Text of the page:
Video | Agriculture | Confidence | Economy | Energy | Employment | Finance | Media | Property | RBNZ | Science | SOEs | Tax | Technology | Telecoms | Tourism | Transport | Search

 


KPMG Agribusiness Agenda: The People Challenge

MEDIA RELEASE – Wednesday 21st August 2013

KPMG Agribusiness Agenda

The People Challenge
The capability of the people in New Zealand’s primary sector has been a key contributor to global successes that have been achieved and are critical to the sector’s future.

While competitors can replicate equipment and processes, it is not easy to replicate the insight and relationships that people have developed over decades.

A fundamental issue facing businesses and organisations in the industry is sourcing the right people, with the correct skills, to facilitate their success in an evolving global agri-food system.

However KPMG’s Global Head of Agribusiness Ian Proudfoot says “There is still a strong perception that primary sector careers are viewed by many as second-class opportunities – not for our best and brightest people.

The importance of securing an appropriate share of the talented people this country produces was consistently raised as a high priority for the industry leaders we talked to in researching the 2013 KPMG Agribusiness Agenda.” Proudfoot added.

As a result the second volume of this year’s KPMG Agribusiness Agenda (titled “Maintaining our People-Powered Performance”) focuses on the issues and opportunities associated with people in the primary sector.

The leaders we spoke to recognise that this is an industry issue and needs collaboration between organisations to address the issue. Initiatives are needed throughout our schooling system, at university level, in the workplace and the boardroom to ensure the best talent is attracted into the sector and then developed and retained.

Some of the root causes of the people challenges facing our primary sector are identified in the Agribusiness Agenda as:

• A lack of recognition of agriculture within our school curriculums given its importance to the economy, and a need to educate teachers and careers advisers on the challenging technical, global careers the sector can provide.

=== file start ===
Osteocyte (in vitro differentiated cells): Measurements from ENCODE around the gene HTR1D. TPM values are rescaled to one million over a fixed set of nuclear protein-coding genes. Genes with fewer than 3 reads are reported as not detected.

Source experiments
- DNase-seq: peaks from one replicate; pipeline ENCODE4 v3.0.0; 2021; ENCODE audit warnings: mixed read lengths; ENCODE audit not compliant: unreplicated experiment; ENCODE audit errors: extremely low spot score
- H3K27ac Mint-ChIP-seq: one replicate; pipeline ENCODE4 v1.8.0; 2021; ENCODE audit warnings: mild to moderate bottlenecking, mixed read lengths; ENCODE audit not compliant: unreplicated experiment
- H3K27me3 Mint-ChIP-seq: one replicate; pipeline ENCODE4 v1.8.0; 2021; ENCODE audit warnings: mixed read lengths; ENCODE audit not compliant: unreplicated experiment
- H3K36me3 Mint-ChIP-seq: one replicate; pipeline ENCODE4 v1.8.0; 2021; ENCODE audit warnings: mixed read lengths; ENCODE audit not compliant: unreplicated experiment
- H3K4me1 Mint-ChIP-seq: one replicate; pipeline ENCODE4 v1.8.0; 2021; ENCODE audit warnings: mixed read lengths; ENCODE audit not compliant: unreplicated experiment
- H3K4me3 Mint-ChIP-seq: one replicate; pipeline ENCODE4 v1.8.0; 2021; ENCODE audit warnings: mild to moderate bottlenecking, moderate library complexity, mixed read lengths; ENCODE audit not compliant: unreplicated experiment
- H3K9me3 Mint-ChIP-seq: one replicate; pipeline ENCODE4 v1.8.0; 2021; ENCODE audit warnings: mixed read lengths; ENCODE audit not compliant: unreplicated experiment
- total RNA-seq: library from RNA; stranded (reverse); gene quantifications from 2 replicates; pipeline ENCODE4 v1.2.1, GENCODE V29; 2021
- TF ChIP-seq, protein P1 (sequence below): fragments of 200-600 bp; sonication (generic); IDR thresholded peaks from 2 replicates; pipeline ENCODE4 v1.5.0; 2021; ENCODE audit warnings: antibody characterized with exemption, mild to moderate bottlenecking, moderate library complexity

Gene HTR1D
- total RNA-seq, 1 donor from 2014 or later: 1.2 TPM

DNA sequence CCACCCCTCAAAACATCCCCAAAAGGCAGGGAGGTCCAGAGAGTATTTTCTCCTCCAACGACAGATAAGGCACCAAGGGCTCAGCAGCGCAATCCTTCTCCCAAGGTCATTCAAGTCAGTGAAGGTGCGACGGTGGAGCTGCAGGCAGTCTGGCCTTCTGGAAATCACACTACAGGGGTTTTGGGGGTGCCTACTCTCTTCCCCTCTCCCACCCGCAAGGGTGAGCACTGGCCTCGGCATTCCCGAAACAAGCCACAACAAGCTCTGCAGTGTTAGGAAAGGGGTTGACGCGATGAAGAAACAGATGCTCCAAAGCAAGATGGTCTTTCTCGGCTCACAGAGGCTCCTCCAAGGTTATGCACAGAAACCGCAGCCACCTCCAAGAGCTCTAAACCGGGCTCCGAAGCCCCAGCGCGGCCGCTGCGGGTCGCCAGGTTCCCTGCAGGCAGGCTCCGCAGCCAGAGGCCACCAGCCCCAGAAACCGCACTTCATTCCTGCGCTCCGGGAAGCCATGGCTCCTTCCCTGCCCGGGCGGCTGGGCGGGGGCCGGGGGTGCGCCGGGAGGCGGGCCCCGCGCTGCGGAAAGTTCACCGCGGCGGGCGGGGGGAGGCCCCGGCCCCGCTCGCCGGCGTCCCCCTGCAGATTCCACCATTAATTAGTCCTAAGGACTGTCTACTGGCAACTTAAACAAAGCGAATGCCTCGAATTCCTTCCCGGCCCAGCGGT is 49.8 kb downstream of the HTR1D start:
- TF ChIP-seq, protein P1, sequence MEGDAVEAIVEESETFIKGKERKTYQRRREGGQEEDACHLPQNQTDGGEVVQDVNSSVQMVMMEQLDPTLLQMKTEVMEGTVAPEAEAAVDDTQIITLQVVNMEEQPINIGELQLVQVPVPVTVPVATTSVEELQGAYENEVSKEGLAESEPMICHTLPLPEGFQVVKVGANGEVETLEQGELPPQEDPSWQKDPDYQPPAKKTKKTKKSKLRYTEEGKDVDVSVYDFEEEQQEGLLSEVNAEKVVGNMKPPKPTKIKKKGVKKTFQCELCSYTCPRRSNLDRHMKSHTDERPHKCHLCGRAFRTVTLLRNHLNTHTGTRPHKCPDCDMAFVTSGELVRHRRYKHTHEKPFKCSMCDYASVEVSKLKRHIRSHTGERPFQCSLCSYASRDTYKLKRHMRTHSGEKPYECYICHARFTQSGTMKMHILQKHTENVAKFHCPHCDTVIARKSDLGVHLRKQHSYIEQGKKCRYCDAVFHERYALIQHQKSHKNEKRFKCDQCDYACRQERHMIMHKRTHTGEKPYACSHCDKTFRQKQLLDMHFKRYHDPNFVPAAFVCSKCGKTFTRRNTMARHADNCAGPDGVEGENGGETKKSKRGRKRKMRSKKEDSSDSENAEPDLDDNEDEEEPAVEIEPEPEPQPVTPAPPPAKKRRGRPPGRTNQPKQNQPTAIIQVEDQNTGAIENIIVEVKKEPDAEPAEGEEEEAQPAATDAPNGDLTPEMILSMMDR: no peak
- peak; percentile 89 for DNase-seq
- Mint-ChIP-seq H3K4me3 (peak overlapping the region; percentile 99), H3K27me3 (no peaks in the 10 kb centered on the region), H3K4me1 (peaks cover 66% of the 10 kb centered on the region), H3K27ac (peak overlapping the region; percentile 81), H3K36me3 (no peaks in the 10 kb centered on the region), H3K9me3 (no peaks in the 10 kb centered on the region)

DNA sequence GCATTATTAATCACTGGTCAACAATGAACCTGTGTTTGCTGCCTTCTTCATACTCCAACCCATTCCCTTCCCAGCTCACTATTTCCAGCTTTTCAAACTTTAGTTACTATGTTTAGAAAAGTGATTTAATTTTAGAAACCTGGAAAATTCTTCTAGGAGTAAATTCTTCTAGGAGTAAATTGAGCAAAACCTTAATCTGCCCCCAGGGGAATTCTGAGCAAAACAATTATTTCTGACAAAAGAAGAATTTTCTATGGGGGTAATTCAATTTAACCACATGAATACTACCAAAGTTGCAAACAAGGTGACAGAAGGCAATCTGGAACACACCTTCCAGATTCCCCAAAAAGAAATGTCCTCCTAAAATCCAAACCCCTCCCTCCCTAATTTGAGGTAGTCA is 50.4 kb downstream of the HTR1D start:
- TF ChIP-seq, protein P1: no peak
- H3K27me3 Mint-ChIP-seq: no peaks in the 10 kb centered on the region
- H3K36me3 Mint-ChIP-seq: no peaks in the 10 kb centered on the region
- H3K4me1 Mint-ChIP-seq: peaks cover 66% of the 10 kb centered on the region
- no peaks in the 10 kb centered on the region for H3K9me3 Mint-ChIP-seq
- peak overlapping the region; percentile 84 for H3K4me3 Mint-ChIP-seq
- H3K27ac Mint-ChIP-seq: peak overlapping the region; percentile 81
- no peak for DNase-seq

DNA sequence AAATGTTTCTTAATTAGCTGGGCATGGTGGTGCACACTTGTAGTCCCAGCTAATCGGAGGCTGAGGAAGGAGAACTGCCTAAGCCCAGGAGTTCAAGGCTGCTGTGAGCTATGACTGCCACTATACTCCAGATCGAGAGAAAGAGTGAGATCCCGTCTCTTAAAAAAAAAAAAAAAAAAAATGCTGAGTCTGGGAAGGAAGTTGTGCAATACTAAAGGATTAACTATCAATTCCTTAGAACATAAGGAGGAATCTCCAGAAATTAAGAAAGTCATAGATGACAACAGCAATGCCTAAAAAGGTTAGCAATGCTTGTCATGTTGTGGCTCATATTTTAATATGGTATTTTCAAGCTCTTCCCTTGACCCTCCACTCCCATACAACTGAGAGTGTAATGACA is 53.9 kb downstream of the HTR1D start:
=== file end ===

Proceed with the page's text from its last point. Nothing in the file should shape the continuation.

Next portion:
• A continuing tendency amongst people in the industry to place a low priority on people management and development, and a need to move beyond a “just farmer” mentality to recognise a career in agriculture as a professional career.

• A rapidly approaching wave in retirement in our national science community which will start to seriously reduce our capability in the next five years, and a need to look beyond our competitive science funding regimes to preserve our national institutional knowledge.

• The increasing scale and cost of farming businesses are raising the barriers for young people wanting to get into the sector at the same time as many older farmers are looking at how they can retire from their business.

• The industry continues to be challenged by diversity, be this recognising and leveraging the contribution women make to agribusinesses or supporting the integration of migrant workers into rural communities. We need to ensure everybody’s talents are directed towards the long term success of the sector.

Ian Proudfoot said “One comment summed up the issue, when it was noted that the industry has to give Granddad back the confidence to recommend that his grandkids should look at a career in New Zealand’s primary sector.

The challenge to the industry is to take the steps now that will grow its prosperity and maintain its people-powered performance into the future.

The attached Agribusiness Agenda addresses the solutions to the challenges.

KPMG_Agri_Agenda_Vol_2_Med_Res.pdf

© Scoop Media

 
 
 
 
 
Business Headlines | Sci-Tech Headlines

 

Half Full: Dairy Payouts Steady, Cash Will Be Tight

Industry body DairyNZ is advising farmers to focus on strong cashflow management as they look ahead to the 2015-16 season following Fonterra's half-year results announcement today. More>>

ALSO:

First Union: Cotton On Plans To Use “Tea Break” Law

“The Prime Minister reassured New Zealanders that ‘post the passing of this law, will you all of a sudden find thousands of workers who are denied having a tea break? The answer is absolutely not’... Cotton On is proposing to remove tea and meal breaks for workers in its safety sensitive distribution centre. How long before other major chains try and follow suit?” More>>

ALSO:

Scoop Business: NZ-Korea FTA Signed Amid Spying, Lost Sovereignty Claims

A long-awaited free trade agreement between New Zealand and South Korea has been signed in Seoul by Prime Minister John Key and the Korean president, Park Geun-hye. More>>

ALSO:

PM Visit: NZ And Viet Nam Agree Ambitious Trade Target

New Zealand and Viet Nam have agreed an ambitious target of doubling two-way goods and service trade to around $2.2 billion by 2020, Prime Minister John Key has announced. More>>

ALSO:

Scoop Business: NZ Economy Grows 0.8% In Fourth Quarter

The New Zealand economy expanded in the fourth quarter as tourists drove growth in retailing and accommodation, and property sales increased demand for real estate services. More>>

ALSO:

Scoop Business: RBNZ’s Wheeler Keeps OCR On Hold, No Rate Hikes Ahead

The Reserve Bank has removed the prospect of future interest rate hikes from its forecast horizon as a strong kiwi dollar and cheap oil hold down inflation, and the central bank ponders whether to lower its assessment of where “neutral” interest rates should be. The kiwi dollar gained. More>>

ALSO:

Get More From Scoop

 
 
 
 
 
 
 
 
 
Business
Search Scoop  
 
 
Powered by Vodafone
NZ independent news